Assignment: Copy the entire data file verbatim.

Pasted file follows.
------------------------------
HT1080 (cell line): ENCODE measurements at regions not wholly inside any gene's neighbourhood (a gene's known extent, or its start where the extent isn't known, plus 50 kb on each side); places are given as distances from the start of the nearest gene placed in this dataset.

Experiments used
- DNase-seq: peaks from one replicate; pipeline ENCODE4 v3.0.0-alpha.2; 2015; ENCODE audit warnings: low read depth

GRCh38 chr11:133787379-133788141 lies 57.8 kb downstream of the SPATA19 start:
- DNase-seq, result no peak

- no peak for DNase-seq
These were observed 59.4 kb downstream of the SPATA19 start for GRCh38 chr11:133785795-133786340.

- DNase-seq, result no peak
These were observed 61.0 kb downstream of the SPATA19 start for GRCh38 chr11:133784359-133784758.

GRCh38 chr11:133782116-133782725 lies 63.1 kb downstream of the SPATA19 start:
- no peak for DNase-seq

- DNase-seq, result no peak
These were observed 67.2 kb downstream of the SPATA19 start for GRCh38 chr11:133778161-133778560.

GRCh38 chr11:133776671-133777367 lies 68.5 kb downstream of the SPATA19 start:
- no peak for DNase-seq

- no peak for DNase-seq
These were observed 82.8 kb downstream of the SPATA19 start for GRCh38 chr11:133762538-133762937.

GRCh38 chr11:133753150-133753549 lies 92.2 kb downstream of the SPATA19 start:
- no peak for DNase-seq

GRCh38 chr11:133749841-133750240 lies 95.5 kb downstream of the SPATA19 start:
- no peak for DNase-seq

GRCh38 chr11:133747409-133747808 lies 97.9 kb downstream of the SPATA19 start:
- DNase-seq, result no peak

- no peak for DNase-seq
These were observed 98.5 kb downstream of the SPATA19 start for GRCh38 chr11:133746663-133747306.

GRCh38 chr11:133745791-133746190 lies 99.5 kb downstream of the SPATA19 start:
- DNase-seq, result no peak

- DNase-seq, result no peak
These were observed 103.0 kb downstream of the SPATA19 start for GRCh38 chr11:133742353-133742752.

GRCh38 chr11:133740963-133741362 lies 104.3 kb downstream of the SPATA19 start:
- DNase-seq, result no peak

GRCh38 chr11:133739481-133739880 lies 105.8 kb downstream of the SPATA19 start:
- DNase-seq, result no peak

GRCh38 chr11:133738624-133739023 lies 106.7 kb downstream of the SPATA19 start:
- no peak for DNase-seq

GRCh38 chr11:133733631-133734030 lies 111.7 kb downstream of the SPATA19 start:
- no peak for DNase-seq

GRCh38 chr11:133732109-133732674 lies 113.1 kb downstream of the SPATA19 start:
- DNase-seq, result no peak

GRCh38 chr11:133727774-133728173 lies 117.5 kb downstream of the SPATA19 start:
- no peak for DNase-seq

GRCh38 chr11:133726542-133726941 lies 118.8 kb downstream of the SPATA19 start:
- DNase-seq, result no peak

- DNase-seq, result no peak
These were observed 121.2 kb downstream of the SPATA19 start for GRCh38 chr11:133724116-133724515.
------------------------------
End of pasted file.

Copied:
HT1080 (cell line): ENCODE measurements at regions not wholly inside any gene's neighbourhood (a gene's known extent, or its start where the extent isn't known, plus 50 kb on each side); places are given as distances from the start of the nearest gene placed in this dataset.

Experiments used
- DNase-seq: peaks from one replicate; pipeline ENCODE4 v3.0.0-alpha.2; 2015; ENCODE audit warnings: low read depth

GRCh38 chr11:133787379-133788141 lies 57.8 kb downstream of the SPATA19 start:
- DNase-seq, result no peak

- no peak for DNase-seq
These were observed 59.4 kb downstream of the SPATA19 start for GRCh38 chr11:133785795-133786340.

- DNase-seq, result no peak
These were observed 61.0 kb downstream of the SPATA19 start for GRCh38 chr11:133784359-133784758.

GRCh38 chr11:133782116-133782725 lies 63.1 kb downstream of the SPATA19 start:
- no peak for DNase-seq

- DNase-seq, result no peak
These were observed 67.2 kb downstream of the SPATA19 start for GRCh38 chr11:133778161-133778560.

GRCh38 chr11:133776671-133777367 lies 68.5 kb downstream of the SPATA19 start:
- no peak for DNase-seq

- no peak for DNase-seq
These were observed 82.8 kb downstream of the SPATA19 start for GRCh38 chr11:133762538-133762937.

GRCh38 chr11:133753150-133753549 lies 92.2 kb downstream of the SPATA19 start:
- no peak for DNase-seq

GRCh38 chr11:133749841-133750240 lies 95.5 kb downstream of the SPATA19 start:
- no peak for DNase-seq

GRCh38 chr11:133747409-133747808 lies 97.9 kb downstream of the SPATA19 start:
- DNase-seq, result no peak

- no peak for DNase-seq
These were observed 98.5 kb downstream of the SPATA19 start for GRCh38 chr11:133746663-133747306.

GRCh38 chr11:133745791-133746190 lies 99.5 kb downstream of the SPATA19 start:
- DNase-seq, result no peak

- DNase-seq, result no peak
These were observed 103.0 kb downstream of the SPATA19 start for GRCh38 chr11:133742353-133742752.

GRCh38 chr11:133740963-133741362 lies 104.3 kb downstream of the SPATA19 start:
- DNase-seq, result no peak

GRCh38 chr11:133739481-133739880 lies 105.8 kb downstream of the SPATA19 start:
- DNase-seq, result no peak

GRCh38 chr11:133738624-133739023 lies 106.7 kb downstream of the SPATA19 start:
- no peak for DNase-seq

GRCh38 chr11:133733631-133734030 lies 111.7 kb downstream of the SPATA19 start:
- no peak for DNase-seq

GRCh38 chr11:133732109-133732674 lies 113.1 kb downstream of the SPATA19 start:
- DNase-seq, result no peak

GRCh38 chr11:133727774-133728173 lies 117.5 kb downstream of the SPATA19 start:
- no peak for DNase-seq

GRCh38 chr11:133726542-133726941 lies 118.8 kb downstream of the SPATA19 start:
- DNase-seq, result no peak

- DNase-seq, result no peak
These were observed 121.2 kb downstream of the SPATA19 start for GRCh38 chr11:133724116-133724515.